Bush announces new ties with India despite strains

Nations will work against terrorism, leaders say

War On Terrorism

The World

November 10, 2001|By KNIGHT RIDDER/TRIBUNE

WASHINGTON - Despite criticism from India's prime minister of the way the United States has conducted the war against Afghanistan, President Bush announced yesterday that he will step up economic, military and counterterrorism ties with India.

"My administration is committed to developing a fundamentally different relationship with India," Bush said after an Oval Office meeting with Prime Minister Atal Bihari Vajpayee.

Bush and Vajpayee discussed ways to improve U.S.-India relations, including Indian contributions to the coalition against terrorism suspect Osama bin Laden and Afghanistan's Taliban leadership.

The two leaders agreed to further cooperation against terrorism, particularly cyberterrorism. India is the world's second-largest software producer, after the United States.

Ties between India and the United States have been strained since India tested atomic weapons in 1998. Bush recently lifted the last of several sanctions imposed after the tests.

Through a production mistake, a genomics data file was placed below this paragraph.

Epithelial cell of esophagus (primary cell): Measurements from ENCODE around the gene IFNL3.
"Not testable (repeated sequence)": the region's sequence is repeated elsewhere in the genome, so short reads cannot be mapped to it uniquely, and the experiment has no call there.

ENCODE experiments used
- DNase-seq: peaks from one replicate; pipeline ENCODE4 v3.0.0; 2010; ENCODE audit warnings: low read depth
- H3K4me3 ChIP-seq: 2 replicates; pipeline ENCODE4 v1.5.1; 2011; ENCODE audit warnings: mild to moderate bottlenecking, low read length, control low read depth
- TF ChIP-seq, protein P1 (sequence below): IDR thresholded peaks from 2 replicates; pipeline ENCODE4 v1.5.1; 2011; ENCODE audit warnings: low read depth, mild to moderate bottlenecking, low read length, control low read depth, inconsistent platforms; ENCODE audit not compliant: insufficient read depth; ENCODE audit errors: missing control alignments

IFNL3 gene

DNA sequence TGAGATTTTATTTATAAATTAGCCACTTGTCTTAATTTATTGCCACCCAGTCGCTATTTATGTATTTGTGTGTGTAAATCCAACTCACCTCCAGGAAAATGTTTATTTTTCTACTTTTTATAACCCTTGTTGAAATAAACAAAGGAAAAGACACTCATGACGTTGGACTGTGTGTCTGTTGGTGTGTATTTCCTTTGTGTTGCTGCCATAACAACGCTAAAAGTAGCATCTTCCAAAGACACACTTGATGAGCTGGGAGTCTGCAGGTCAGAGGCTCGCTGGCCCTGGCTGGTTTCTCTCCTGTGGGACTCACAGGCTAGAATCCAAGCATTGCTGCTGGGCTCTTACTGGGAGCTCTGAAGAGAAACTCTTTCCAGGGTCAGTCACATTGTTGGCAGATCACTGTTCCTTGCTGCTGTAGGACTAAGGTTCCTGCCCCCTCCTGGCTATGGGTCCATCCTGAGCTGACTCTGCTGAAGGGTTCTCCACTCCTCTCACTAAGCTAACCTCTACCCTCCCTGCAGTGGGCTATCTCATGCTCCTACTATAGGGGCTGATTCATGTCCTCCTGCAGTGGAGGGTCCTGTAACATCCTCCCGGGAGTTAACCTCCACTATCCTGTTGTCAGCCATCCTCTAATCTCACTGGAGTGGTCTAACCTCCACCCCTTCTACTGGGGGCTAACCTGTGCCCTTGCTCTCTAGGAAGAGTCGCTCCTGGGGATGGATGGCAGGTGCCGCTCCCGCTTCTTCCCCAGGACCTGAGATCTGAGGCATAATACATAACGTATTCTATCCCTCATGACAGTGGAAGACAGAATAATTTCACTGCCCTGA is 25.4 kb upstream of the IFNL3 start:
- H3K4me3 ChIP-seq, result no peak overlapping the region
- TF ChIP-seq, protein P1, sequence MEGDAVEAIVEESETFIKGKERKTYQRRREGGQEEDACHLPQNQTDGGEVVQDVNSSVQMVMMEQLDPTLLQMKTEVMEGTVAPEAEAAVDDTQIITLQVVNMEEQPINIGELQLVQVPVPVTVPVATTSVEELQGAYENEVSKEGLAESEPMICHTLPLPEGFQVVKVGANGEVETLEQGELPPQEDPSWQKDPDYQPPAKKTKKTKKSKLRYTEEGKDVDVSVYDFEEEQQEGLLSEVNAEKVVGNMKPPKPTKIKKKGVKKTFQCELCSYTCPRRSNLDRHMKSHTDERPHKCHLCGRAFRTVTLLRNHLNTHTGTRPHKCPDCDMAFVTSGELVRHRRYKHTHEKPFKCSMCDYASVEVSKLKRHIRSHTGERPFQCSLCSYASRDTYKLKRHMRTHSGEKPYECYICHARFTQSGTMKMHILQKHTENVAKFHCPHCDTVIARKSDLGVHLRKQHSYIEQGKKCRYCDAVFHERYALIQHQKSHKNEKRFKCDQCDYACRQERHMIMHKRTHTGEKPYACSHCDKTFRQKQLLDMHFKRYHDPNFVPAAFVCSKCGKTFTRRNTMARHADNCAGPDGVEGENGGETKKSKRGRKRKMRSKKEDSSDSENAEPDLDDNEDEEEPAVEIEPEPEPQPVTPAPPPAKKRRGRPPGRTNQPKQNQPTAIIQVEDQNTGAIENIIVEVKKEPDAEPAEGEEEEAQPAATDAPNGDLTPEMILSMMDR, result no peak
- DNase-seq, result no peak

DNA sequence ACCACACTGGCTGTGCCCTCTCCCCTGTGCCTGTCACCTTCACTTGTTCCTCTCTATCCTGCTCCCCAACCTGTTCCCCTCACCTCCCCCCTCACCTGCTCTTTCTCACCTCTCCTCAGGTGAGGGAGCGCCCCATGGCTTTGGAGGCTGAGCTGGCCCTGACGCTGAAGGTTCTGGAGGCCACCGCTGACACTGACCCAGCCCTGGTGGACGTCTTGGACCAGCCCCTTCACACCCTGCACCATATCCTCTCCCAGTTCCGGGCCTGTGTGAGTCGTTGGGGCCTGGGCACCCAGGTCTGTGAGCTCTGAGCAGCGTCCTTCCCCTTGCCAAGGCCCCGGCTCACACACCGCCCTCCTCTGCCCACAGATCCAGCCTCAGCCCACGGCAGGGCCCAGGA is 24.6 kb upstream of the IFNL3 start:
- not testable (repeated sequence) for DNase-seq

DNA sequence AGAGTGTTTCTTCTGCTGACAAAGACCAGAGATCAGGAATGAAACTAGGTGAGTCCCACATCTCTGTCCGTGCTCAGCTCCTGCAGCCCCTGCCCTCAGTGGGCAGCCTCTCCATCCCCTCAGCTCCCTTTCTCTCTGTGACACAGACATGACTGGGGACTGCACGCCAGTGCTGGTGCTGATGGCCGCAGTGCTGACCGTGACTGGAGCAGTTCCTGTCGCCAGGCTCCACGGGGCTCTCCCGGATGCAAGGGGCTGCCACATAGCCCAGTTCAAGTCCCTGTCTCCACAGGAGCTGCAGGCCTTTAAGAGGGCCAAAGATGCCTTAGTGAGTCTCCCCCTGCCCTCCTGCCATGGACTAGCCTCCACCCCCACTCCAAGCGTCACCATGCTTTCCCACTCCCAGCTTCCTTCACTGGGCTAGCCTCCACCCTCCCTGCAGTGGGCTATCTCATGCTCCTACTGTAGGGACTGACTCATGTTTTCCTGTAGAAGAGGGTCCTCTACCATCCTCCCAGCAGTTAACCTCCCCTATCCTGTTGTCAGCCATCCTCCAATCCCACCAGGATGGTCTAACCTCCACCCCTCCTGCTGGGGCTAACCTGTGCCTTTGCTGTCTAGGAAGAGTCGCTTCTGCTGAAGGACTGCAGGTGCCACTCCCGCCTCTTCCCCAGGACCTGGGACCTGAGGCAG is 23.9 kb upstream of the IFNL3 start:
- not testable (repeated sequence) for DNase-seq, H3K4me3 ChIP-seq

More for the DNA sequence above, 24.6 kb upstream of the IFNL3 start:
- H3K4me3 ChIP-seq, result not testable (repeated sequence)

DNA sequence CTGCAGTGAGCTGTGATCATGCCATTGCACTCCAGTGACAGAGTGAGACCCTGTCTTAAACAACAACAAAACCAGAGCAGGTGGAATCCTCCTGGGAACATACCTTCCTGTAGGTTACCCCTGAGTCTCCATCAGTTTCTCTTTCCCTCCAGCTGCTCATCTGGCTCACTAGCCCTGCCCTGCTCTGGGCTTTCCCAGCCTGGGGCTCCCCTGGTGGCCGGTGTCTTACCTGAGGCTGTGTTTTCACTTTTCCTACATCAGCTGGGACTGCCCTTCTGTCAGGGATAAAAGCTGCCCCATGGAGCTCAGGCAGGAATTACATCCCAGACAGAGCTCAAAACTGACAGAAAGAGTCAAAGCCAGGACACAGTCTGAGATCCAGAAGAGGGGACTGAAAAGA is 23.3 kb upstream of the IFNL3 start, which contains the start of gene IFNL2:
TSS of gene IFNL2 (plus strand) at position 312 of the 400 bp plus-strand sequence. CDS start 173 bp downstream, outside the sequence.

Bush and Vajpayee said yesterday that India would have a role in rebuilding Afghanistan.

The administration wants Indian navy ships to help refuel U.S. ships in the Arabian Sea and Indian Ocean.

It is also seeking an agreement to conduct military training operations in India, according to Lt. Col. David Lapan, a Pentagon spokesman.

Bush's renewed support for India came in spite of Vajpayee's criticism of the administration for "slackening" the pace of military operations. He told the Washington Post that "the campaign cannot be described as fully satisfactory."

White House spokesman Ari Fleischer played down the criticism. He said Vajpayee had assured Bush that "India stands shoulder to shoulder with the United States." Fleischer described their talks as "very positive."

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